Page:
Abbot Jeremy Driscoll gazes at the chalice as Archbishop Alexander Sample raises it during a 2016 Mass at the abbey. (Frank Miller/Mount Angel Abbey)
Abbot Jeremy Driscoll gazes at the chalice as Archbishop Alexander Sample raises it during a 2016 Mass at the abbey. (Frank Miller/Mount Angel Abbey)
Last August, the Pew Research Center released the results of a survey that sought to determine whether or not Catholics believe the church’s teaching of transubstantiation. How many believe the bread and wine used for Communion become, at the words of consecration, the body and blood of Christ? The conclusion was that only about 30 percent of practicing Catholics believe in this fundamental teaching of our faith.

When asked my opinion about the survey, I confess to not jumping to read it. Instead, I thought gratefully (and with pride) of the more than 150 seminarians and monks I live with here at Mount Angel Seminary. We attend Mass daily, receive Our Lord in holy Communion with reverence and love, and spend many hours — day and night — in the presence of Christ in the Eucharist.

How can we help the world come to know and believe in the presence of Christ in the Eucharist? For us monks, it’s by doing our best to teach and prepare seminarians to be prayerful, joyful, faithful priests. We work to inspire and educate future pastors who will go into parishes, schools, hospitals, prisons and all other places of ministry to proclaim the Gospel and provide the sacraments. That is what we have done for the past 131 years.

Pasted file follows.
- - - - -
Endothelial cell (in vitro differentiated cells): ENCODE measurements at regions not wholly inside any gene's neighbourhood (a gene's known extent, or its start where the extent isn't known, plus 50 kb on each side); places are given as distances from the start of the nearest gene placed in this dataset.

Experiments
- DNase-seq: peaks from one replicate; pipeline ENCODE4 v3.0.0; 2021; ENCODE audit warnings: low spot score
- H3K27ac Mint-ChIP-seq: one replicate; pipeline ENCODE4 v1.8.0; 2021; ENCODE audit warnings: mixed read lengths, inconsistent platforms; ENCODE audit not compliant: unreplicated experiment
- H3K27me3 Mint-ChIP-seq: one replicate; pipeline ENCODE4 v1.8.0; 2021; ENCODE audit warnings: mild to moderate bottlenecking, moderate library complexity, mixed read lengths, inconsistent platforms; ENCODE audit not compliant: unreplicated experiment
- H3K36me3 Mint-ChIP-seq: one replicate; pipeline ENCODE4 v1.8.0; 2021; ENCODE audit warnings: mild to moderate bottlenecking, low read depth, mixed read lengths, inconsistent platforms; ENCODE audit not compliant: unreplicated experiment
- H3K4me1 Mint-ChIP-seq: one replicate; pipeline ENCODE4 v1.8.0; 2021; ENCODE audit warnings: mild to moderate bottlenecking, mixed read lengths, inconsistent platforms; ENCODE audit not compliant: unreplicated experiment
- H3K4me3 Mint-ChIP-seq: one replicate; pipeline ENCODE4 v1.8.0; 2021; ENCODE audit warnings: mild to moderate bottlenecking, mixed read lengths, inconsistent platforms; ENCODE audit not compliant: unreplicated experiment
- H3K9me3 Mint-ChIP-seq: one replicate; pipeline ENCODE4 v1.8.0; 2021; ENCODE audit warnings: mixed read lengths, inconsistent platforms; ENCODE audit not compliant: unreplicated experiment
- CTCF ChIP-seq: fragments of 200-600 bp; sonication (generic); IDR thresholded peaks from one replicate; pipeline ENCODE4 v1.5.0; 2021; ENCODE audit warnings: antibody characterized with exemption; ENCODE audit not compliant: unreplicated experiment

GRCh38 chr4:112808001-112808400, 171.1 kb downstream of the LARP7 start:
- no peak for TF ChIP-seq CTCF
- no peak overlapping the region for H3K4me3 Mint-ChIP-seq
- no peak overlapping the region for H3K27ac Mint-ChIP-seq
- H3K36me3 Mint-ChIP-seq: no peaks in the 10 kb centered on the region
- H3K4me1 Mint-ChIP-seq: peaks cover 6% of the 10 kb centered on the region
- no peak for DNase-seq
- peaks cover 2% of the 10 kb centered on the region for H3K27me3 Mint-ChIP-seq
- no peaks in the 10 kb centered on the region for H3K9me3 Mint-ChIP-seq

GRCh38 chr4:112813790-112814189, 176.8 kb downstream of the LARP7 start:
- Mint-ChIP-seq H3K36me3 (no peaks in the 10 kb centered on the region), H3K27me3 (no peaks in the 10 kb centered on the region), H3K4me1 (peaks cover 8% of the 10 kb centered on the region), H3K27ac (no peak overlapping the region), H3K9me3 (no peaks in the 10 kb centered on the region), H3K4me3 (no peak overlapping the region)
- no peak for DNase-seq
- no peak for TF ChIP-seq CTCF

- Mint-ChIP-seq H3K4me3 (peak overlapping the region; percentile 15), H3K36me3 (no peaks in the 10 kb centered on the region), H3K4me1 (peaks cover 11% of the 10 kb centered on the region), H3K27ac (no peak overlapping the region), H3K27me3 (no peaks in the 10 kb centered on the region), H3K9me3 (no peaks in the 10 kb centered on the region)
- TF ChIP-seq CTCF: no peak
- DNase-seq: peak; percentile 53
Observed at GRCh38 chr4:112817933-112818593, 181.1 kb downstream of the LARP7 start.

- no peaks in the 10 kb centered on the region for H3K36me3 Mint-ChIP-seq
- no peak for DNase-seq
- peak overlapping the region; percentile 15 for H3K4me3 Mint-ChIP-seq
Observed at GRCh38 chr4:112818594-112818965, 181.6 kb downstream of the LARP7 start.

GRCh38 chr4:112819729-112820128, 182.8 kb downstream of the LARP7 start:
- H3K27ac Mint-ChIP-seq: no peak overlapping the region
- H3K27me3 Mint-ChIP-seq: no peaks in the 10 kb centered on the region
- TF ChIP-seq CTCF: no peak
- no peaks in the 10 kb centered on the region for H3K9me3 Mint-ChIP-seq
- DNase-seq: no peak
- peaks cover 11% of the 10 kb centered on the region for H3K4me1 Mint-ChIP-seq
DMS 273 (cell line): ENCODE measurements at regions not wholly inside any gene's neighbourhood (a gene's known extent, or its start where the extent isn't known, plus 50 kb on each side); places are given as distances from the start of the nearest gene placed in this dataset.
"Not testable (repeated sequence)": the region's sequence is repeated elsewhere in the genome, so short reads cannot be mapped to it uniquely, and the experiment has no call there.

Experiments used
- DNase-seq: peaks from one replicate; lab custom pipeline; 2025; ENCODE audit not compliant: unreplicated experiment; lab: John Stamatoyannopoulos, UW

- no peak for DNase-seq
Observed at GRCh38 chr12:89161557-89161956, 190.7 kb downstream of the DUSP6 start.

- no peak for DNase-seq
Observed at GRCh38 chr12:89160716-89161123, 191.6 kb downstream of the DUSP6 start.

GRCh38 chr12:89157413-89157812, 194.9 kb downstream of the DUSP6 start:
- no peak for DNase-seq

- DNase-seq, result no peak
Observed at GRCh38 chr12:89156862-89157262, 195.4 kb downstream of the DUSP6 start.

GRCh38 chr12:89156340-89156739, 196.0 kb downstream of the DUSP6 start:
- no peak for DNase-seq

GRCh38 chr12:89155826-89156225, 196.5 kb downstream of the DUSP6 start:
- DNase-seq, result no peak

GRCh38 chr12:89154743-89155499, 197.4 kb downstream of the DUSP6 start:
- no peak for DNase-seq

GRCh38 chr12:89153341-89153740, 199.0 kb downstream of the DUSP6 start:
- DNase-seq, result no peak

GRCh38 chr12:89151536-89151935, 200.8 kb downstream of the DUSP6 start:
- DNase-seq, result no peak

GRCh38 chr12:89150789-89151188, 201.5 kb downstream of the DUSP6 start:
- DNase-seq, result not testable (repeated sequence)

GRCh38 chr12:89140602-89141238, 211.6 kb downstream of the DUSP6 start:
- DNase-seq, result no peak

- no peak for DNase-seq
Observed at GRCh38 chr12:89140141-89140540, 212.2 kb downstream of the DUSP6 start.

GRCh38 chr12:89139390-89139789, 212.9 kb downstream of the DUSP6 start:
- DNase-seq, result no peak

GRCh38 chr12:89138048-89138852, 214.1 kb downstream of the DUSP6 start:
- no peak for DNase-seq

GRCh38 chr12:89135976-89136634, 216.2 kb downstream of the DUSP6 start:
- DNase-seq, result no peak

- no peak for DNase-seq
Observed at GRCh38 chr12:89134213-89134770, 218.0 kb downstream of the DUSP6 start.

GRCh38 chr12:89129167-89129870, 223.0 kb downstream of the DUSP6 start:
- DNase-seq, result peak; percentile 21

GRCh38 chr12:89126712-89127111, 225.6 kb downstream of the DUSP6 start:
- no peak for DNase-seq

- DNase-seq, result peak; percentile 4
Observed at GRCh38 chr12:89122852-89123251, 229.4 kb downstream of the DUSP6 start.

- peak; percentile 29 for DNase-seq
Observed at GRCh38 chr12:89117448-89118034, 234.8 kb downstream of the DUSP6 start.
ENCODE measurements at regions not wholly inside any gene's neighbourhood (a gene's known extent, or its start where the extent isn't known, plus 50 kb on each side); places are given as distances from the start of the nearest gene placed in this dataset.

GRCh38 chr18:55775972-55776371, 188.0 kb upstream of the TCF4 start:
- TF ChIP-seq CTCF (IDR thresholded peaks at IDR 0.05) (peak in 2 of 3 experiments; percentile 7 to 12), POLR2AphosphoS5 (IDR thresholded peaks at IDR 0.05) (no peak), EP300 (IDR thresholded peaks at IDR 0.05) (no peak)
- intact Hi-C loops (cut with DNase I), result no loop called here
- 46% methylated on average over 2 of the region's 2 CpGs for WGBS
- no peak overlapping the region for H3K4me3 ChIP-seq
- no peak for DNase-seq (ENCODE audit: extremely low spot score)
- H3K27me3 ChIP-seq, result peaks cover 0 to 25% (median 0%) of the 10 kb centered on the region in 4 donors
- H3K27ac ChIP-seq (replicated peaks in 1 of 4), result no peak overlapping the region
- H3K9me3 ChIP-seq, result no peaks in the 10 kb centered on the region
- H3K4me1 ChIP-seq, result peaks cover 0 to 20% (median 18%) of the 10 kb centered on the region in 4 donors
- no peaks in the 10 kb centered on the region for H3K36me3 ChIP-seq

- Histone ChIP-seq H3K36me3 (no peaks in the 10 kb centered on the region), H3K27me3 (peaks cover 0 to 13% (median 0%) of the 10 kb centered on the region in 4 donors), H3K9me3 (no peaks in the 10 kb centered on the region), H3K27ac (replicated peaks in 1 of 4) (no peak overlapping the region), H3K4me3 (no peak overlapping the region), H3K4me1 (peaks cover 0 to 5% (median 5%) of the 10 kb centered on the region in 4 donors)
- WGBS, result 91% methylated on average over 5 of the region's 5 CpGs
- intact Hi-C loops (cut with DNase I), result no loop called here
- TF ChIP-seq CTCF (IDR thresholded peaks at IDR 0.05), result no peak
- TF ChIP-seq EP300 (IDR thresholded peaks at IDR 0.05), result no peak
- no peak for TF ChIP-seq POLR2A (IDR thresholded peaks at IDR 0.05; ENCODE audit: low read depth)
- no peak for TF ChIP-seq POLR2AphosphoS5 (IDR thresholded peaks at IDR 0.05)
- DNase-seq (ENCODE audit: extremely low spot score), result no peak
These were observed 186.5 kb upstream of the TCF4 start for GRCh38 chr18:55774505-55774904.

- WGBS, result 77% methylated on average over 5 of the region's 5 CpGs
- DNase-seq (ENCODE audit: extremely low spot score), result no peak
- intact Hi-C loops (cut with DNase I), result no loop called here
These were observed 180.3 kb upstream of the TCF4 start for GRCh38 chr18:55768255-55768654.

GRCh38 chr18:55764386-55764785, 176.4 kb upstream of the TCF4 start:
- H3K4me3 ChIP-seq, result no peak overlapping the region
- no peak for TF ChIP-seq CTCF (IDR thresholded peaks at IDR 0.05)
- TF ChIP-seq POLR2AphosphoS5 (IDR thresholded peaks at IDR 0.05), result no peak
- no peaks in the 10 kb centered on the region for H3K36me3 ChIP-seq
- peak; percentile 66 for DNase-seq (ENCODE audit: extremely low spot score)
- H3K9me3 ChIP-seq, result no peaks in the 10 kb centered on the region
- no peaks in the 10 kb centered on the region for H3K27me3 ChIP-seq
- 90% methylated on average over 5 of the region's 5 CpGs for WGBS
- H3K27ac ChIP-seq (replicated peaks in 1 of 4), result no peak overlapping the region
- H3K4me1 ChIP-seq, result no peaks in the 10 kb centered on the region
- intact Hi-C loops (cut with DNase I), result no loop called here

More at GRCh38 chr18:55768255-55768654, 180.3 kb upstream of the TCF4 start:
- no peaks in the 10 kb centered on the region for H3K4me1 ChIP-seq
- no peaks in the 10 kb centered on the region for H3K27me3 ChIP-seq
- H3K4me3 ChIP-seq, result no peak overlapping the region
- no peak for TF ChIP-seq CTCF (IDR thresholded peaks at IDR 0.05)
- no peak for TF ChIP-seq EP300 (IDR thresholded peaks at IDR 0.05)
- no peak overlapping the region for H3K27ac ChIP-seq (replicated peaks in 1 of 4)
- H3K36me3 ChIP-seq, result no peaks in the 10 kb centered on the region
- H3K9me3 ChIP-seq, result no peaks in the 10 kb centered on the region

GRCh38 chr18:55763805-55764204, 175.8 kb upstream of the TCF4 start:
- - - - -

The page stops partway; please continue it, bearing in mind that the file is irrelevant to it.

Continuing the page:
We have built our entire program of theology around the Eucharist. In academic terms, we call it, “Communion ecclesiology,” or, “eucharistic ecclesiology.” Each course is built around some aspect of the Mass. Whether a course focuses on Scripture, spirituality, parish community or moral theology it begins and ends with Eucharist. In each Mass, we recreate the eternal story of salvation: God the Father sends his Son into this world to dwell among us. His death and resurrection effect our salvation, and all the power and grace of his sacrifice is made present to us in the Eucharist. The Holy Spirit comes and unites us to the Lord in his offering.

Not everyone has the opportunity or inclination to study theology. But we can attend Mass, listen to the word of God proclaimed, and lovingly receive the body and blood of Christ into our hearts. And we can pray for and support our seminarians as they learn to preach the word of God and celebrate Mass in such a way that we, as a church, come to know and love the Eucharist ever more deeply.

Don’t be timid about learning more and more about the church’s teachings on the Eucharist. God would not have set up revelation in such a way that we can’t get it. He set it up in such a way that we can get it. We don’t have to be a trained theologian to understand the faith deeply. Attend Mass. Listen to the word of God proclaimed. Pay attention to the words of consecration: “This is my body. This is my blood.” Welcome Christ into your heart in holy Communion. And walk out joyfully, with confidence, when you hear the words, “Go in peace to love and serve the Lord.”



Abbot Jeremy is leader of Mount Angel Abbey and chancellor of Mount Angel Seminary.